Façades of Normality

We live in our minds. Our world views are in our minds. We know nothing directly of the world. Our world views are attempts at making sense of the vast panoply of stimuli plying our receptors: visual, audio, olfactory (smell), tactile, and gustatory (taste). All is objectively chaos, helter skelter, and simultaneous.

Meaning is not inherent in the world. It is constructed in the world views of our minds. The world view is subjective in orientation. We are at the center of our world views. Our world views are benign when we feel safe and they are malevolent when we feel threatened.

Our world views contain ourselves, our families, our homes, our neighbors, our places of work, schools, forests and lakes, the skies, the moon, the sun, and the stars; just about everything we can conceive of, no more, no less.

Our world views seem so normal to us that we think they are not just our views of the world, but the objective world itself. Our minds, whose mechanics produce our world views, are largely invisible to us, much like the air we breathe or fly through.

Our minds are produced by our brains, which are part of the objective physical world which is unknown to us directly. Our minds are that with which we know everything else, but the knower can know anything but itself.

When we feel safe our world views confirm those feelings of safety by feeding up safe images, closing over the gaps in our safety, and camouflaging the real threats surrounding us. In other words, the world views of our minds are auto-correcting (much like Microsoft Word). Sometimes, however, those auto-corrections don’t quite correlate with objective reality; rather they correlate with our needs to feel safe, that all is ok, to feel that our world views reflect reality.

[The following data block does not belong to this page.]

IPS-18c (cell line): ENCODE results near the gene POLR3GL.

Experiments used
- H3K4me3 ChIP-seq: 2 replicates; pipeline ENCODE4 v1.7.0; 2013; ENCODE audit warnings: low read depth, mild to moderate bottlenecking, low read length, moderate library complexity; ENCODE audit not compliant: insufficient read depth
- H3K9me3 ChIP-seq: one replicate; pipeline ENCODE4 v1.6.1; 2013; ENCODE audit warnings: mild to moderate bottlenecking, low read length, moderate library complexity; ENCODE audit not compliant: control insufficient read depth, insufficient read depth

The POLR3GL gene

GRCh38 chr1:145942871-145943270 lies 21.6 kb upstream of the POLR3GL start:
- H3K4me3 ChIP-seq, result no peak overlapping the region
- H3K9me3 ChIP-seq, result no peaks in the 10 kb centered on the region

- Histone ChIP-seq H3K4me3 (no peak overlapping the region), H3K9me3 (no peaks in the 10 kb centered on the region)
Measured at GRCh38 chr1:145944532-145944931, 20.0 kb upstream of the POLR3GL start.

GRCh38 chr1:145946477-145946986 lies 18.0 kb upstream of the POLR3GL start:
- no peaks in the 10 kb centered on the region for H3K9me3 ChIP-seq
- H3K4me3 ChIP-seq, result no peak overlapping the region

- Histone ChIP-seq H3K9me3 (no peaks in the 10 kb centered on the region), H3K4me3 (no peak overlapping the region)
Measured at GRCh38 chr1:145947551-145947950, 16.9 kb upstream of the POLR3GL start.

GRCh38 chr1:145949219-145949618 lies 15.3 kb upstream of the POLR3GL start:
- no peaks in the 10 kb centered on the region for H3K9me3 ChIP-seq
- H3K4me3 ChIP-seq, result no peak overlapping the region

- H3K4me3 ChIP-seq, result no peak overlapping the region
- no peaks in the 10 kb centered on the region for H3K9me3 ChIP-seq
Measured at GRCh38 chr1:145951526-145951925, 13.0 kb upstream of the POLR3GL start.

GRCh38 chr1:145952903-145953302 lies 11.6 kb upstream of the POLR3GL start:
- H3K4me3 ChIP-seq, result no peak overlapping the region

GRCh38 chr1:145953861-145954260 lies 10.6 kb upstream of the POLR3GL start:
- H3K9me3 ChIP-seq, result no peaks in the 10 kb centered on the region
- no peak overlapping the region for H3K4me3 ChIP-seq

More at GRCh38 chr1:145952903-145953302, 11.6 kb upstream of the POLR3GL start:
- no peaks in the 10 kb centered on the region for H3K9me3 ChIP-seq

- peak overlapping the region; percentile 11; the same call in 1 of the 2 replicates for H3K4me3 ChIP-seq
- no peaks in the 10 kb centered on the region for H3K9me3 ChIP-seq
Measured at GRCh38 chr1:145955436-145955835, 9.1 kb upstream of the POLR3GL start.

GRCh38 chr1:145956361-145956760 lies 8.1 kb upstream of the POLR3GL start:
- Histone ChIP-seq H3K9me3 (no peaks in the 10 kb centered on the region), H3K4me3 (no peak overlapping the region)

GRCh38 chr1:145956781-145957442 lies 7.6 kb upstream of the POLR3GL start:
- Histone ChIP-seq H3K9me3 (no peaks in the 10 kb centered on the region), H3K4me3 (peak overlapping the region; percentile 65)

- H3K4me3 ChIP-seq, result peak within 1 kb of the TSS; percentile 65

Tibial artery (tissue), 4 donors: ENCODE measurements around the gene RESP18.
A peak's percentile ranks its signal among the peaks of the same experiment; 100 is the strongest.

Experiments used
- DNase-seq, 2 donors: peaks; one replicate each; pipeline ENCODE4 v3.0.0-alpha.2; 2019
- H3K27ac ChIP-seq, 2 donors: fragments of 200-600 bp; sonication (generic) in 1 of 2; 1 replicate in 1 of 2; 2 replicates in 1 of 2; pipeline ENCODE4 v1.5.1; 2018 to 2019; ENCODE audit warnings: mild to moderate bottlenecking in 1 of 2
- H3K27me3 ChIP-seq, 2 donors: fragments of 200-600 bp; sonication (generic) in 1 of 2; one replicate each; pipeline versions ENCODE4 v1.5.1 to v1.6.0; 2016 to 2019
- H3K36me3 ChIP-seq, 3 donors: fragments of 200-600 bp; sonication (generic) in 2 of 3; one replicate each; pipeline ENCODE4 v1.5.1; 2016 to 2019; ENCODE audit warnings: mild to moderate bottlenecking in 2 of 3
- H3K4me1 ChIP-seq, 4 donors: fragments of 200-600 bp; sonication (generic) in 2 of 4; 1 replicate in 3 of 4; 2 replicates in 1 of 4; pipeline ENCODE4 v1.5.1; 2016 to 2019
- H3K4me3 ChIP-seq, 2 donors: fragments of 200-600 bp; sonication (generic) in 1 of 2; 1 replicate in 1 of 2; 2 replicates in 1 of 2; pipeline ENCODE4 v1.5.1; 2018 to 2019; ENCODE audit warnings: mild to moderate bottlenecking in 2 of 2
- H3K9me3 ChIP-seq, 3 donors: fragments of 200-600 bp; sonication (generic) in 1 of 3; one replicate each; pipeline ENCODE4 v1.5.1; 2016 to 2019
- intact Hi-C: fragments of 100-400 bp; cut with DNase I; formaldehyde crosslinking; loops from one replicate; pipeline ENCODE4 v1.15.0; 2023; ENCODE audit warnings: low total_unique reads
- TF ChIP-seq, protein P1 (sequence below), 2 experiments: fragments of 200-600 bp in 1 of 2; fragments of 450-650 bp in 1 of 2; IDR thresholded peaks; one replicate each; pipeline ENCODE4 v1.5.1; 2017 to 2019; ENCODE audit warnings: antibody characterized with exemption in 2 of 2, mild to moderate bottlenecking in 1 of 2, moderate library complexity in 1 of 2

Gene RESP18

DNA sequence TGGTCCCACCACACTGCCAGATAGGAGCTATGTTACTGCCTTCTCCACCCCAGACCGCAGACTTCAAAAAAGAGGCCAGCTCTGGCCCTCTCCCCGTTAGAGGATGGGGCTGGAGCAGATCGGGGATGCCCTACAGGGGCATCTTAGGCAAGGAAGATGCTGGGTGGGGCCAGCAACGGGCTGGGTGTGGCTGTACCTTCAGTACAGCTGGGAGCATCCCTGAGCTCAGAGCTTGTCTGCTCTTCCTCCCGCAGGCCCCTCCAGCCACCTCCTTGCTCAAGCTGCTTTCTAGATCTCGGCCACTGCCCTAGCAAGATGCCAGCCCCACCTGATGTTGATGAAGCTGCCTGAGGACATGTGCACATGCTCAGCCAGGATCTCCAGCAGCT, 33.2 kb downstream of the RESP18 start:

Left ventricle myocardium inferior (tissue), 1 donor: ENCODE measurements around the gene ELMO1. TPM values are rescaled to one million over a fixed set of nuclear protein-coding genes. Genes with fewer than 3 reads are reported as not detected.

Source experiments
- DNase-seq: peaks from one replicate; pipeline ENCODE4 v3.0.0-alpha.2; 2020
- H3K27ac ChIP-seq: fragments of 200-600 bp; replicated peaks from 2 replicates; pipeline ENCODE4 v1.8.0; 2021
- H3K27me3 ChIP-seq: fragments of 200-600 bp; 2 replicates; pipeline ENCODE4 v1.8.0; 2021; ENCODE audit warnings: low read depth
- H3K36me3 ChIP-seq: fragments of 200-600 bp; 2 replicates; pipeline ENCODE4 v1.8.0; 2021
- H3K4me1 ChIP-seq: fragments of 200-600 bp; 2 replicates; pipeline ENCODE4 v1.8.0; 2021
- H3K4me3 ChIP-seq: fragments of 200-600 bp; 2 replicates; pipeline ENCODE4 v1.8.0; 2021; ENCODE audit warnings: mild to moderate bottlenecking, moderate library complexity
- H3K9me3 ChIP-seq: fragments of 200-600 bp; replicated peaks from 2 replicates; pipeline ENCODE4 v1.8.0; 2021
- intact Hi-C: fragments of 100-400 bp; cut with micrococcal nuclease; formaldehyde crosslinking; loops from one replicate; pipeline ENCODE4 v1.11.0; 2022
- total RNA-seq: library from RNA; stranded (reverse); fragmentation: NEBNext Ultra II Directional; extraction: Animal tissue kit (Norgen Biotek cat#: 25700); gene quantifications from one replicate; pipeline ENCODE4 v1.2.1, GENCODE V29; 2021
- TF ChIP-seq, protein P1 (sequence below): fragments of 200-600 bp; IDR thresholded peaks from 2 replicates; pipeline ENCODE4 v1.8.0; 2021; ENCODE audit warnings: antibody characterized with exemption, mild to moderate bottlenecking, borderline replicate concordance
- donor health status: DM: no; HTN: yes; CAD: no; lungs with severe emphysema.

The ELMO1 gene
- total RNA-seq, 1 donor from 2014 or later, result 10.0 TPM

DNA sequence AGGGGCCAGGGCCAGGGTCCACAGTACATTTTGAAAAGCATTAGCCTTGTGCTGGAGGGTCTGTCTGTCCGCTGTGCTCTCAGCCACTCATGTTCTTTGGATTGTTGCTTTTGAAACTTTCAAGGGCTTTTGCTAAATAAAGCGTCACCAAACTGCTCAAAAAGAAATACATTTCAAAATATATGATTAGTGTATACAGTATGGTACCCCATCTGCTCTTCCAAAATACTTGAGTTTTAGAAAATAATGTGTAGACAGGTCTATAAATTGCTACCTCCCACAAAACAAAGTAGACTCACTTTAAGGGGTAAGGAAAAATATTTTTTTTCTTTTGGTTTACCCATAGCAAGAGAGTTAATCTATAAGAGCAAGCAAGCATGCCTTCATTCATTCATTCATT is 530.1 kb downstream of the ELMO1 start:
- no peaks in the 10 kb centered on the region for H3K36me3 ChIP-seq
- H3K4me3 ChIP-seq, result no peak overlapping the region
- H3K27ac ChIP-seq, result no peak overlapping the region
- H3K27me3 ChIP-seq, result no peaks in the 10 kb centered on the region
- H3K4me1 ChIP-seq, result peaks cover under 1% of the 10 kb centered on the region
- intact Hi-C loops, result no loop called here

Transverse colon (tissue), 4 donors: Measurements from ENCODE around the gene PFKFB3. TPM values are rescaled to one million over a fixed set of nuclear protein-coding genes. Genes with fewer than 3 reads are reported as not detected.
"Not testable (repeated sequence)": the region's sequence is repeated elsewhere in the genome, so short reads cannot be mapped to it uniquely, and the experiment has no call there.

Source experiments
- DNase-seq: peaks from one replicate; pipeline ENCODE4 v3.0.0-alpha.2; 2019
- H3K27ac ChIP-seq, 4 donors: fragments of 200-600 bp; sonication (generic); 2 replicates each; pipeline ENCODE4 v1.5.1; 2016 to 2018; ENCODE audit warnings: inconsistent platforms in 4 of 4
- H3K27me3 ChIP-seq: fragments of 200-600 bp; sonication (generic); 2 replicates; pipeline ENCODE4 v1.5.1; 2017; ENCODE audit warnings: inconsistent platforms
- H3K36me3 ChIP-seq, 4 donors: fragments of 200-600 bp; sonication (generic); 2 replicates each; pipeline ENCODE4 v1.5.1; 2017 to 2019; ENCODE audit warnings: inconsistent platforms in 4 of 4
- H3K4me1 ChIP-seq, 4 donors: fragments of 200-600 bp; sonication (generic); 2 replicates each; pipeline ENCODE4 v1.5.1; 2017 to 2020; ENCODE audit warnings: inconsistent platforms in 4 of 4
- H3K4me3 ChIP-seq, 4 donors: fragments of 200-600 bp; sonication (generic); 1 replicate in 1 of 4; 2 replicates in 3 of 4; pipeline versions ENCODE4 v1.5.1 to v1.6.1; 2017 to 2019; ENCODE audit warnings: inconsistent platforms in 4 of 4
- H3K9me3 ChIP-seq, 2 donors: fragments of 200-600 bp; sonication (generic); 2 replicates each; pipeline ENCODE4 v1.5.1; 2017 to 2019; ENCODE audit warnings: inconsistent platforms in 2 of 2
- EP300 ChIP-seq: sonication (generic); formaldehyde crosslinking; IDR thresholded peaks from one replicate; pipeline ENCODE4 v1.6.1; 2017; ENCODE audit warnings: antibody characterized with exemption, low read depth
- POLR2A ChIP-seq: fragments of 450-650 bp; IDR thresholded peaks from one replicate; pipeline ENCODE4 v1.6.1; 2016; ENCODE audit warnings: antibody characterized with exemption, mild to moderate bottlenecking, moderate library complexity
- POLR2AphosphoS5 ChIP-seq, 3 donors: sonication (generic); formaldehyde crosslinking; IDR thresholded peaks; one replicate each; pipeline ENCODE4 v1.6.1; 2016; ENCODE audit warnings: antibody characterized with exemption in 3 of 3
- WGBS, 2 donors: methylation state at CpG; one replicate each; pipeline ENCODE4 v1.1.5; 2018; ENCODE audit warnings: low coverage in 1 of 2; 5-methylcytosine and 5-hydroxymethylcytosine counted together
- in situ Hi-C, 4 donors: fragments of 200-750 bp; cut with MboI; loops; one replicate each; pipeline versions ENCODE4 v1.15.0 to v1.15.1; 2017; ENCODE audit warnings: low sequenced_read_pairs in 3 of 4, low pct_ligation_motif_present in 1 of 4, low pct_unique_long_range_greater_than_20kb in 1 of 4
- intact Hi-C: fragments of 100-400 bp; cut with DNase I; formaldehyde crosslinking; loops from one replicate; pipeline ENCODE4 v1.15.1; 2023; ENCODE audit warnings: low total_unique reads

This is what may happen when we experience anomalies in our brains or minds. They are anomalies because, by and large, over the last million or so years our evolution as a species has proven that a fairly close correlation between our world views and the objective world has conferred on us an advantage for our survival; otherwise, we as a species would not have withstood the test of time. People experiencing such anomalies may not survive as long as people who don’t simply because they miss the cues and warnings our environment may provide us. It’s a bit like driving around blindfolded on a busy freeway. Such a person would have lapses in his situational awareness.

What can one do to ameliorate the potentially negative impacts of such an anomaly? This is not at all a trivial problem to solve. Remember that the knower can know anything else but itself, and the problem is in itself. Sometimes what’s going on around one is so compelling that he is forced to stop trusting what he thinks he knows for sure. For example, you are driving down a street. Some of the cars may be pointing in the opposite direction you are driving while others are pointing in the same direction, or you see a sign with an arrow pointing in the direction you are going. You know you are not travelling against the traffic.

You may see a car coming toward you on a street you know is one-way. You know the driver of that car is wrong but you get out of his or her way.

If all the cars are travelling toward you while no one else is travelling in your direction and there’s no divider between you and the other cars, you probably should conclude that you may be going the wrong way (against traffic).

What I’m saying is that our world views need reality checks from time to time.